As 1st Place finisher David received an indispensable tool for his next adventure, the Alpiner 4 Automatic Chronograph from Alpina Watches:
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Participate in our next challenge here: http://alltrails.com/challenge

Trails Illustrated - 5 New Maps Added

We’re excited to announce 5 additional National Geographic Trails Illustrated map titles are now immediately available to AllTrails Pro members. Here are details on the new titles:

#700 Ogden, Monte Cristo Range

Coverage includes Cache and Wasatch national forests, Wellsville Mountain Wilderness, Ogden, Brigham City, Antelope Island State Park, and Bountiful. Pineview Reservoir with its many recreation points of intertest is also part of the map coverage. The trails in the Wasatch Range from Brigham City in the north to Bountiful in the south are all clearly shown. The recreation opportunities within the Monte Cristo Range are also a primary feature of this map.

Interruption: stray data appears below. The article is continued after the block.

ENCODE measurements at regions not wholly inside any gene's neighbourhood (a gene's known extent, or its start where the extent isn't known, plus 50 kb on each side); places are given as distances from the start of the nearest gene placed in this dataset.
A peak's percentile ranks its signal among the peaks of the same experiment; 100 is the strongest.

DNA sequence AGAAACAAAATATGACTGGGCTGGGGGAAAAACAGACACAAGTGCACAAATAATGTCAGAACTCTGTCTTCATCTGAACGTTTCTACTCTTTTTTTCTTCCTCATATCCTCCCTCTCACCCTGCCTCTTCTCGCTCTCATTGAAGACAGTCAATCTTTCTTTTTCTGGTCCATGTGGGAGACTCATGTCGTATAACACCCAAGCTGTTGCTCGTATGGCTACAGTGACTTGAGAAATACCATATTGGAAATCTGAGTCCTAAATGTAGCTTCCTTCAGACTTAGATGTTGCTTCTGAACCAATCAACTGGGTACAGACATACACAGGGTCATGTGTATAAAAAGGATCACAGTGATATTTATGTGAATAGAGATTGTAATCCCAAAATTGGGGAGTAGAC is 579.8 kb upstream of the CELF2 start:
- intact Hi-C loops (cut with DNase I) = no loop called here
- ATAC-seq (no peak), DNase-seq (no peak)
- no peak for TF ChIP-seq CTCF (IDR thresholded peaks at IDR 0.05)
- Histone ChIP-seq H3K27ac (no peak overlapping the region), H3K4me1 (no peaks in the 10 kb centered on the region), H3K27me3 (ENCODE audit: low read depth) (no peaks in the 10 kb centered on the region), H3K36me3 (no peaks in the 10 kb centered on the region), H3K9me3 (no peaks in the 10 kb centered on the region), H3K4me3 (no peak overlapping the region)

#713 Logan, Bear River Range

Coverage includes Cache and Caribou-Targhee national forests, Mount Naomi Wilderness, Wellsville Mountain Wilderness, Smithfield, Logan, and Hyrum. Bear Lake is shown completely on the north side of the map. The trails in the Bear River Range from Hyrum in the south to Paris, Idaho in the north are all clearly shown.

#721 Absaroka-Beartooth Wilderness West

Coverage includes the northern portion of the wilderness, beginning at the peaks east of the Paradise Valley between Livingtson and Emigrant, and over to Custer National Forest, along with the southern portion of the wilderness, from Dome Mountain Wilderness Management Area to the Blacktail Deer Plateu across the Wyoming state line.

#722 Absaroka-Beartooth Wilderness East